When the cleanup process began, there were also large areas of general construction debris and spent oxide box filler - wood chips that had been coated with iron oxide dust and exposed to raw manufactured gas to remove impurities from the gas.
The first large-scale phase of the remediation process began in 1991, with the excavation of the spent oxide box filler waste.
Starting in July 1991, approximately 14,000 cubic yards of spent oxide box filler was excavated, screened, and stockpiled on site.
confining the process of crushing and screening spent oxide box filler to the interior of a specially constructed building with an air filtration system, so that dust and odor-causing agents could be collected and removed;
covering the stockpiles of screened spent oxide box filler with high-density polyethylene tarpaulins to prevent volatilization and to minimize the release of dust; and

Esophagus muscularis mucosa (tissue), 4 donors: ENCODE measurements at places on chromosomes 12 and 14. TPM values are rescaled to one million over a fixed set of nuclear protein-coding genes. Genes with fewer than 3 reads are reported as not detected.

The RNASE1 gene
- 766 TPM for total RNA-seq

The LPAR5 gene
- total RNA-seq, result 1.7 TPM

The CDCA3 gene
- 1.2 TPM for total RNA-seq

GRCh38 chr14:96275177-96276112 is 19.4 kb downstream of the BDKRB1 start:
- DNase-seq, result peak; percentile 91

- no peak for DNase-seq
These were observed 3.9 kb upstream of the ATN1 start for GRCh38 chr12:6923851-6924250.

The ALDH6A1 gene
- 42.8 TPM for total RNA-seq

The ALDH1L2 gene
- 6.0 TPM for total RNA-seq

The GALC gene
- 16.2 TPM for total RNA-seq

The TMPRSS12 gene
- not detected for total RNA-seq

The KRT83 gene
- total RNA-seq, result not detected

transporting the spent oxide box filler in covered trucks.
After the spent oxide box filler was excavated, an estimated 40,000 cubic yards of contaminated material, including coal tars and contaminated soils, still remained at the site.
When excavation of the spent oxide box filler began in 1991, there was an outcry from local residents about odors from the site.
The "principle contaminants" on the site were wastes from tar production including coal tar and a variety of derivatives, materials from gas purification including foul lime, clinker waste and spent oxide
and carboniferous materials including coal and coke.
The major solid wastes at cokemaking plants are tar residues, sludges, spent oxide
box wastes, residues from materials handling, by-product recovery, wastewater disposal sludges and ashes.